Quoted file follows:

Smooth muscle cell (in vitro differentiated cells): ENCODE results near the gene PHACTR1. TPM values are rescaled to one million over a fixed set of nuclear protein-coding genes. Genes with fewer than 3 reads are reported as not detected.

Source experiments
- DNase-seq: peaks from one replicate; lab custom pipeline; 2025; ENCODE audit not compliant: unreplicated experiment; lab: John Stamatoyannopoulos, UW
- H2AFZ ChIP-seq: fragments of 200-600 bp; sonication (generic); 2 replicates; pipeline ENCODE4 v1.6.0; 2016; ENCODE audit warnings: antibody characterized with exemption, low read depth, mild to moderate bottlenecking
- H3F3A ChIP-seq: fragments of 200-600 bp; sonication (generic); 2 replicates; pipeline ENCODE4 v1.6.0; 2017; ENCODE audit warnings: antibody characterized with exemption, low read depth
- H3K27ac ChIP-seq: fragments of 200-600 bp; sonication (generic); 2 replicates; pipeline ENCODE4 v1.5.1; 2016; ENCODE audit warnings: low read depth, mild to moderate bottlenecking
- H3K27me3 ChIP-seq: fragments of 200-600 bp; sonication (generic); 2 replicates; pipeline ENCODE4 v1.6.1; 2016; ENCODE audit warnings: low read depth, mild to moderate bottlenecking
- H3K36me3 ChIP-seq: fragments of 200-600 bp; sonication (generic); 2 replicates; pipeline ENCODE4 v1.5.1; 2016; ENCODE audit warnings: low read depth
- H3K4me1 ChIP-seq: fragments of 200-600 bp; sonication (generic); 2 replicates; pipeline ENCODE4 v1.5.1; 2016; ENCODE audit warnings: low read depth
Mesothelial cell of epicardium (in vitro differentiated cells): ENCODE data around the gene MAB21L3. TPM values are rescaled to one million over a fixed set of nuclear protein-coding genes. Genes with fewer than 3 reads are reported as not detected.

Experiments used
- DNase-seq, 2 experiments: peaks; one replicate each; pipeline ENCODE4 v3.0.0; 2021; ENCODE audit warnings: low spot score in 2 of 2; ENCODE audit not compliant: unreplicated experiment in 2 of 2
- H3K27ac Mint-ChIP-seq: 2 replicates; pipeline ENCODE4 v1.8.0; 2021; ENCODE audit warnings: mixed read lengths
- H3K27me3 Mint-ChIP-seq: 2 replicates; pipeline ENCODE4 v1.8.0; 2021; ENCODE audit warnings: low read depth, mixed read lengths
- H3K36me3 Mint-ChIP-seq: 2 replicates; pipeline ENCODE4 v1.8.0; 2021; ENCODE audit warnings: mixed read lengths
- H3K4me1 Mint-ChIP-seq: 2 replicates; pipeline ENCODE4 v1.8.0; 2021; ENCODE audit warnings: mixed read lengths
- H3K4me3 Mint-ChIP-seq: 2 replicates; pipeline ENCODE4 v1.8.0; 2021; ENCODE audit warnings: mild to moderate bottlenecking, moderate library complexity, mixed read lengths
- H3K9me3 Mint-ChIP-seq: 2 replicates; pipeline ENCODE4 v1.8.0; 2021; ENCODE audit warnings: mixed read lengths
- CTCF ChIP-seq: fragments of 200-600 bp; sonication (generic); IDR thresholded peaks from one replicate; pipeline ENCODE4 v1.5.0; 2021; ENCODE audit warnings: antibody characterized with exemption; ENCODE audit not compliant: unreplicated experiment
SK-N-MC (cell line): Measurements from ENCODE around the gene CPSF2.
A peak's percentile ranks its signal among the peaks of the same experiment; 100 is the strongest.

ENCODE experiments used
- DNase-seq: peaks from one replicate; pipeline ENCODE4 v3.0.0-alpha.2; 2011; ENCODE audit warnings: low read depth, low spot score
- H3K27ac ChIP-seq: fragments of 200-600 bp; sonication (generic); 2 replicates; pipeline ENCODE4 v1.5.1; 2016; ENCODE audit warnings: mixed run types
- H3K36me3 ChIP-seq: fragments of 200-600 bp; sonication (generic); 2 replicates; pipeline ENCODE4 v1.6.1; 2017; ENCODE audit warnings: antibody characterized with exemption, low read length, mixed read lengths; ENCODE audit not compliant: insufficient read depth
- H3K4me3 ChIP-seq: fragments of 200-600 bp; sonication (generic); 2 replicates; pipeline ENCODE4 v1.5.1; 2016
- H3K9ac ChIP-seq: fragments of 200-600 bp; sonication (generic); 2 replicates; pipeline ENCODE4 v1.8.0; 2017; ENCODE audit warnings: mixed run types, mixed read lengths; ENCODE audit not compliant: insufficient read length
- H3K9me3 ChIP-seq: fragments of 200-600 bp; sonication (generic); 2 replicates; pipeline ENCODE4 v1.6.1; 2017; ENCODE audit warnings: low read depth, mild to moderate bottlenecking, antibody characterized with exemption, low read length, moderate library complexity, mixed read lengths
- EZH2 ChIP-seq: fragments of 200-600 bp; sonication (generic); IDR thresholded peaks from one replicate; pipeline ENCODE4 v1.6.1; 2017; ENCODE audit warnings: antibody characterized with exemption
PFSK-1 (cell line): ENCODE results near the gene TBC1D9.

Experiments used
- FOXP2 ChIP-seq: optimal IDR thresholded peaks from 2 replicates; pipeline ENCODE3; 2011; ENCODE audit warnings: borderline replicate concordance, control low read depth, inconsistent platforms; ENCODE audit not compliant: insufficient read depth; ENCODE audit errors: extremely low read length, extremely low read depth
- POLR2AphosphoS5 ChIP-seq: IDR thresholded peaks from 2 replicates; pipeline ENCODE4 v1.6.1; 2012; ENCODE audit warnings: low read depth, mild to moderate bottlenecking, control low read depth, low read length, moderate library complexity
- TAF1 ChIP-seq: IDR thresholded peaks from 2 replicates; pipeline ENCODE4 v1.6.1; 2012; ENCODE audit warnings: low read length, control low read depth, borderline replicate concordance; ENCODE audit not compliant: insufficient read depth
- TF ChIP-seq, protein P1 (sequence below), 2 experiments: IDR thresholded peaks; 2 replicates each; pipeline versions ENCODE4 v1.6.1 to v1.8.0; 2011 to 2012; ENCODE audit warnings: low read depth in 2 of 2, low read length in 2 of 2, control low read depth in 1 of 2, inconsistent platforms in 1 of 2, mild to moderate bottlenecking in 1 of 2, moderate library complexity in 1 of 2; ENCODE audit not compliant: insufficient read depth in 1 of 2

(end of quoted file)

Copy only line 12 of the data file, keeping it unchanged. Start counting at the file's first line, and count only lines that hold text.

- DNase-seq, 2 experiments: peaks; one replicate each; pipeline ENCODE4 v3.0.0; 2021; ENCODE audit warnings: low spot score in 2 of 2; ENCODE audit not compliant: unreplicated experiment in 2 of 2